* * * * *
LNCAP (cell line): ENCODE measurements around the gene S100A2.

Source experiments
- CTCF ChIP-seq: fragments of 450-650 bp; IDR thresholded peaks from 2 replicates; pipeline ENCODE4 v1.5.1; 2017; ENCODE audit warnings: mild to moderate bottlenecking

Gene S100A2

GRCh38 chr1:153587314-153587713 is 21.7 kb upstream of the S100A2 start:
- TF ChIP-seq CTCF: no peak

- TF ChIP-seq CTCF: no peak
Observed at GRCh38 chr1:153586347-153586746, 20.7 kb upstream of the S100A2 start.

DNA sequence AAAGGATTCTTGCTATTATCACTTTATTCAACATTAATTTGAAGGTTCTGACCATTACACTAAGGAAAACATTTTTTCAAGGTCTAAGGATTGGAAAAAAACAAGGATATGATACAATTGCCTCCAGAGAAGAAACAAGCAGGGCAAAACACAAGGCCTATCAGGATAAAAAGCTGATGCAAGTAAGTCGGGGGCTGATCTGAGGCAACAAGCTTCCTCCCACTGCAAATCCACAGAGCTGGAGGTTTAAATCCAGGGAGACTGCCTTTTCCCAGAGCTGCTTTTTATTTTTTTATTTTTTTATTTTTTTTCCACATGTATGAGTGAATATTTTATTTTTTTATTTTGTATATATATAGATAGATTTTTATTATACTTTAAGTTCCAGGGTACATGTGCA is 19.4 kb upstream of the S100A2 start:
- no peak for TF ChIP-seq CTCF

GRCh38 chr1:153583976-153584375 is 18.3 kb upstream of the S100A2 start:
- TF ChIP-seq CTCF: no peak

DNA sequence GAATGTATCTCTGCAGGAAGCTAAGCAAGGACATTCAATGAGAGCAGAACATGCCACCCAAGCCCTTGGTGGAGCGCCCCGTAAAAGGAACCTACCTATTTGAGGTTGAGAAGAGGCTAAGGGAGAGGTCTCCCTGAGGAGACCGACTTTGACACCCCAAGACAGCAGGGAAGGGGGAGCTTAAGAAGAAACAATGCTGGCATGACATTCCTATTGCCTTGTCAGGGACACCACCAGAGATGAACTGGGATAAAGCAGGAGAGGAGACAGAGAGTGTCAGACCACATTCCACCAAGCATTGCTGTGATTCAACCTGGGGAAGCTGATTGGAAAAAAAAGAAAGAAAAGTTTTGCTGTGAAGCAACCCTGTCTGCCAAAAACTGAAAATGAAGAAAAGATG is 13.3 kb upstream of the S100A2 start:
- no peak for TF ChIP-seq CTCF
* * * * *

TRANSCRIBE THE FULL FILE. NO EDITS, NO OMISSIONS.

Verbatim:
LNCAP (cell line): ENCODE measurements around the gene S100A2.

Source experiments
- CTCF ChIP-seq: fragments of 450-650 bp; IDR thresholded peaks from 2 replicates; pipeline ENCODE4 v1.5.1; 2017; ENCODE audit warnings: mild to moderate bottlenecking

Gene S100A2

GRCh38 chr1:153587314-153587713 is 21.7 kb upstream of the S100A2 start:
- TF ChIP-seq CTCF: no peak

- TF ChIP-seq CTCF: no peak
Observed at GRCh38 chr1:153586347-153586746, 20.7 kb upstream of the S100A2 start.

DNA sequence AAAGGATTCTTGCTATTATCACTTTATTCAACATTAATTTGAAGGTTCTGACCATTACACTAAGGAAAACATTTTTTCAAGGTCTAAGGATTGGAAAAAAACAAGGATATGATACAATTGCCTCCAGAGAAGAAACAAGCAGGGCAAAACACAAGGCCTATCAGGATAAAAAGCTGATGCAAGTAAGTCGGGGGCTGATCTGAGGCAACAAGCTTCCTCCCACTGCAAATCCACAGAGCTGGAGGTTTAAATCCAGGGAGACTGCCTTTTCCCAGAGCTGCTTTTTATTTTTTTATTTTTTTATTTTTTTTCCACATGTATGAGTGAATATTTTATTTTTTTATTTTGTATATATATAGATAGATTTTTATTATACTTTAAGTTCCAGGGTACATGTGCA is 19.4 kb upstream of the S100A2 start:
- no peak for TF ChIP-seq CTCF

GRCh38 chr1:153583976-153584375 is 18.3 kb upstream of the S100A2 start:
- TF ChIP-seq CTCF: no peak

DNA sequence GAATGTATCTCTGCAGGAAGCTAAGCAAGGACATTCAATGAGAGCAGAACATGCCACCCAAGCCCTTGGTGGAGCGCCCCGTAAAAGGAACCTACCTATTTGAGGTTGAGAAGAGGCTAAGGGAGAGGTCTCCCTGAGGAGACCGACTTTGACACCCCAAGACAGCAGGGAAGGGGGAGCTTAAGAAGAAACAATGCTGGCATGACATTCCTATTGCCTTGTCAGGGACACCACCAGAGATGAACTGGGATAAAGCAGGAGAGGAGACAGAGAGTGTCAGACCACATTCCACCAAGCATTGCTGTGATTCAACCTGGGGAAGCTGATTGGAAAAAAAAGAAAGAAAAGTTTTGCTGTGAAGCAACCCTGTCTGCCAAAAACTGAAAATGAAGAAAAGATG is 13.3 kb upstream of the S100A2 start:
- no peak for TF ChIP-seq CTCF